Tuesday, 11 May 2010

Little justification for fiscal autonomy

Barry White of the Scottish Futures Trust replied to my recent letter to the Herald on the subject of fiscal autonomy for Scotland, and my response is published today:

I thank Barry White of the Scottish Futures Trust for his informative reply to my letter about fiscal autonomy for Scotland.

If, as he alludes, his organisation is responsible for raising significant finance for capital investment in public infrastructure using non-traditional financing methods, then that certainly undermines the rationale for fiscal autonomy.

However, if the extent of public borrowing in the UK and other mature democracies detracts from the theoretical argument that making politicians more directly responsible for taxation and public spending leads to greater transparency and accountability, then surely handing a degree of de facto Scottish fiscal autonomy to a quango such as the Scottish Futures Trust must raise concerns, despite the fact that the organisation’s initial remit was to rectify various such shortcomings in relation to the PFI/PPP disasters.

Scotland’s economy already benefits from the fiscal stimulus provided by UK-wide measures such as last year’s VAT cut, and any divergence from the wider UK economy is, to an extent, addressed by the “automatic stabilisers” of a reduced taxation burden and increased benefit payments during an economic slowdown, which self-evidently confer most benefit on the worst suffering regions.

This, together with the SFT’s claimed ability to finance infrastructure investment, must mean that the justification for fiscal autonomy to address any divergence of the Scottish economy from the UK as a whole must be thin indeed.

6 comments:

The Aberdonian said...

Do you think that the Isle of Man and the Channel Islands should be stripped of their fiscal autonomy and integrated into the UK?

Scottish Unionist said...

Stuart I might do an editorial on you and your attack on wee woman.

See Ya!

Stuart Winton said...

Per The Aberdonian:

"Do you think that the Isle of Man and the Channel Islands should be stripped of their fiscal autonomy and integrated into the UK?"

Can't say it's a matter I've ever given much thought to, Mr A, but of course to justify change rather than defend the status quo there has to be some kind of compelling rationale, and I'm not aware of any in the case of the two you mention.

By the same token, the point I was trying to make vis-a-vis Scotland is that the accountability/economic levers rationale isn't perhaps quite as compelling as it first appears. On the other hand, I daresay that relatively wealthy semi-autonomous mini-states like the IoM and the Channel Islands perhaps have healthier public finances than a hypothetical fiscally autonomous Scotland would very probably have, not to mention perhaps a less fiscally incontinent political class.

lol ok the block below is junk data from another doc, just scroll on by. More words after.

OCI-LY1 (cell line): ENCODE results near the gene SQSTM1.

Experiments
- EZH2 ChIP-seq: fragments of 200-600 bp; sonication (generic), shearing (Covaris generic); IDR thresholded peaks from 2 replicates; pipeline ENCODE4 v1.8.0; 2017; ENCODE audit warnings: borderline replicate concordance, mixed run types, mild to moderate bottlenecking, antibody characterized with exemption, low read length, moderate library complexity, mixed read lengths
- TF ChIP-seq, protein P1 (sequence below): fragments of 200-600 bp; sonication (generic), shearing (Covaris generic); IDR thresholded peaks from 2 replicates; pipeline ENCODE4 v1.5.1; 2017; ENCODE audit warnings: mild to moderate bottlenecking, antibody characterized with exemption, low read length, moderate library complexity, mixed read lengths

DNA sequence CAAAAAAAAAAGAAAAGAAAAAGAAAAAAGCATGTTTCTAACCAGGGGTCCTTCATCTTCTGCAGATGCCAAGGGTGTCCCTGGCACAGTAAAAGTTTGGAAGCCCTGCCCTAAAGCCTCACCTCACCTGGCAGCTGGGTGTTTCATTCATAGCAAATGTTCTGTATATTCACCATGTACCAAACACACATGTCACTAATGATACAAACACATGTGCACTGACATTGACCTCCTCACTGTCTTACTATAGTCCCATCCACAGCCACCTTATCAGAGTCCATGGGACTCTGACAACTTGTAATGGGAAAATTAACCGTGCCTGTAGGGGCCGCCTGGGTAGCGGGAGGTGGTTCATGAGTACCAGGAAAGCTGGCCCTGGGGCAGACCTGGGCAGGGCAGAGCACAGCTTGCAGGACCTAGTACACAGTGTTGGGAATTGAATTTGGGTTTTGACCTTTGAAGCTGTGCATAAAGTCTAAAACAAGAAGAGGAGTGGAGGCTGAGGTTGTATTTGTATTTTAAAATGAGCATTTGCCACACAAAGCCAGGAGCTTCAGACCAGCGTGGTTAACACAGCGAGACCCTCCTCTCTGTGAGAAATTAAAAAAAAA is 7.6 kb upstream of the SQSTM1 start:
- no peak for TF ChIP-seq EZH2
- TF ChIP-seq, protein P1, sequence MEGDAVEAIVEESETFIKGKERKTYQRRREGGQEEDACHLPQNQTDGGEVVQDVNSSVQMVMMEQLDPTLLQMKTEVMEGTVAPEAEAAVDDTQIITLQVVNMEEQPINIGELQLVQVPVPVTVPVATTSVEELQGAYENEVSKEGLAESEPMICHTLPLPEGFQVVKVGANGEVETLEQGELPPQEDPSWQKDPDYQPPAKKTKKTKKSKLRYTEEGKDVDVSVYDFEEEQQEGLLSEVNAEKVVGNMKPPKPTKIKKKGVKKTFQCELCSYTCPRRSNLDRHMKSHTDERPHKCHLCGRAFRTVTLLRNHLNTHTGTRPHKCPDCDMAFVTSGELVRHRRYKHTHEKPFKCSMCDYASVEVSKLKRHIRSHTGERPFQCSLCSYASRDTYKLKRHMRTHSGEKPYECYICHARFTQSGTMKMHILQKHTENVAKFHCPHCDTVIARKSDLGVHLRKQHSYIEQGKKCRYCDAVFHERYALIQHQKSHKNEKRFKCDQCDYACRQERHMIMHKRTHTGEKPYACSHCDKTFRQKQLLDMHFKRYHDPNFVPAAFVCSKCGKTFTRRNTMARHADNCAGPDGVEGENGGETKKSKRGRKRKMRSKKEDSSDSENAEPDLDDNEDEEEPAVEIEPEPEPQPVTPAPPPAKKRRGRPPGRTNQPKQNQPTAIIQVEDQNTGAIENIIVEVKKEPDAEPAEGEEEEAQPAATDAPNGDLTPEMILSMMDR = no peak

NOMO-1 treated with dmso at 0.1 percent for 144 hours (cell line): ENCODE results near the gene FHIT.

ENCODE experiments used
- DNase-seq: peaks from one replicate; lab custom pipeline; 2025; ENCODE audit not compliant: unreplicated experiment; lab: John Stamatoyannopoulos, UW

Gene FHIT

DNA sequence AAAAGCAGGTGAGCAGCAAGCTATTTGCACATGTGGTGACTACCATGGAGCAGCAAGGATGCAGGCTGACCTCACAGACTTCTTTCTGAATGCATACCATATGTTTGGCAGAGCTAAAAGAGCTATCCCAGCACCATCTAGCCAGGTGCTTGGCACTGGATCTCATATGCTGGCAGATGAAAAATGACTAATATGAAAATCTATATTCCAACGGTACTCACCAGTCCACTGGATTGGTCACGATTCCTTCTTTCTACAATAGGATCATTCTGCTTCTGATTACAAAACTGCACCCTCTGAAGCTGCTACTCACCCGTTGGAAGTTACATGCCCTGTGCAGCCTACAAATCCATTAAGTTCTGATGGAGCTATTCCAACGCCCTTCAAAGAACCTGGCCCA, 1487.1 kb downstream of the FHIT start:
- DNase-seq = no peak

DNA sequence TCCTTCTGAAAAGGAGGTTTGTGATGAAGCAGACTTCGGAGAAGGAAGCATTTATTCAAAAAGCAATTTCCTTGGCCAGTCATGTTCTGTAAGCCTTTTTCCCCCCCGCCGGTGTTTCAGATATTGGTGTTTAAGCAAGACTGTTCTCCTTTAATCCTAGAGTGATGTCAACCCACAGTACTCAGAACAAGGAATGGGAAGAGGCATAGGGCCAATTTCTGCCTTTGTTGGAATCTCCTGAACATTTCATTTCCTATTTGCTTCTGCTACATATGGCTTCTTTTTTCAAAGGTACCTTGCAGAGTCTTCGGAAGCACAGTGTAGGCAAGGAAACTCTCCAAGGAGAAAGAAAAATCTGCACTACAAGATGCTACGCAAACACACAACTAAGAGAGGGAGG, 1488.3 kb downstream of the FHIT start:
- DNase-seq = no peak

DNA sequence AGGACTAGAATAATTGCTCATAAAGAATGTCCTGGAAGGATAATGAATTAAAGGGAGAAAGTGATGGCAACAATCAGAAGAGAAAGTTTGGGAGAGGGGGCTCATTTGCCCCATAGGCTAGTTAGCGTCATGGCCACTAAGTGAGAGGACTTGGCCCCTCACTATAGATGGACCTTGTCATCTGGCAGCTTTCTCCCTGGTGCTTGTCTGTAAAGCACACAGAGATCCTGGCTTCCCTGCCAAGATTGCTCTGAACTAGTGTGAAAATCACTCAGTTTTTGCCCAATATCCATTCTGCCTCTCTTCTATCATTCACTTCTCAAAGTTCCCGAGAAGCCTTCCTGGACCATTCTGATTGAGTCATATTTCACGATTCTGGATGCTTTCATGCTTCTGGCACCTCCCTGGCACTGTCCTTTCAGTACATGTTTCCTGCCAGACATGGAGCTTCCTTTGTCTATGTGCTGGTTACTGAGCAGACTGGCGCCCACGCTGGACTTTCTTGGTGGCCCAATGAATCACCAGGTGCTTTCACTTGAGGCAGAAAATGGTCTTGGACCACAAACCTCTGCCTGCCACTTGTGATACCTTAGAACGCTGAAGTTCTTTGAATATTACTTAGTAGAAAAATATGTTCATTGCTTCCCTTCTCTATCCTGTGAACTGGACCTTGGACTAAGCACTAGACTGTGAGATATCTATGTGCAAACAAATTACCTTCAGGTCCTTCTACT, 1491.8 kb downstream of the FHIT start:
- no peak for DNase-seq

But if it's the issue of size you're alluding to then of course the current example of Greece perhaps underlines that small isn't necessarily beautiful, but personally I think size isn't really a big issue, but of course it's an easy soundbite for politicians who need to quote selectively to justify their position.

Of course, the eurozone issue also underlines a central paradox of the Nationalist economic case - where does this stand with the eurozone membership objective and ceding monetary and to an extent fiscal sovereignty to Frankfurt?

Stuart Winton said...

Per someone posing as Scottish Unionist AND journalist:

"Stuart I might do an editorial on you and your attack on wee woman."

Not entirely sure what you're on about, but if it's what I think it is then if the real Euan McColm did an editorial then there's a 'wee woman' who wouldn't come out of it too well, but being a compassionate sort it's the sort of thing that I'd avoid doing unless absolutely necessary, but in that regard you're certainly not doing yourself any favours.

I'd be careful what you wish for!

The Aberdonian said...

One pointer on your reply:

Sark (population circa 500) -

The Barclay Twins famously put a quarter of the island's working population out of work about 18 months ago.

The island has no social security system (unlike the other three Channel Island territories and the IoM). And like the rest of the Channel Islands there is no statutory redundancy payments.

The island had to keep these people going through a whip round organised by the island Chamber of Commerce.

Are the population of Sark asking to have their fiscal autonomy revoked?

Stuart Winton said...

Hi Aberdonian

You're being a bit opaque for me, but I suspect the answer is 'no', or is your question merely rhetorical?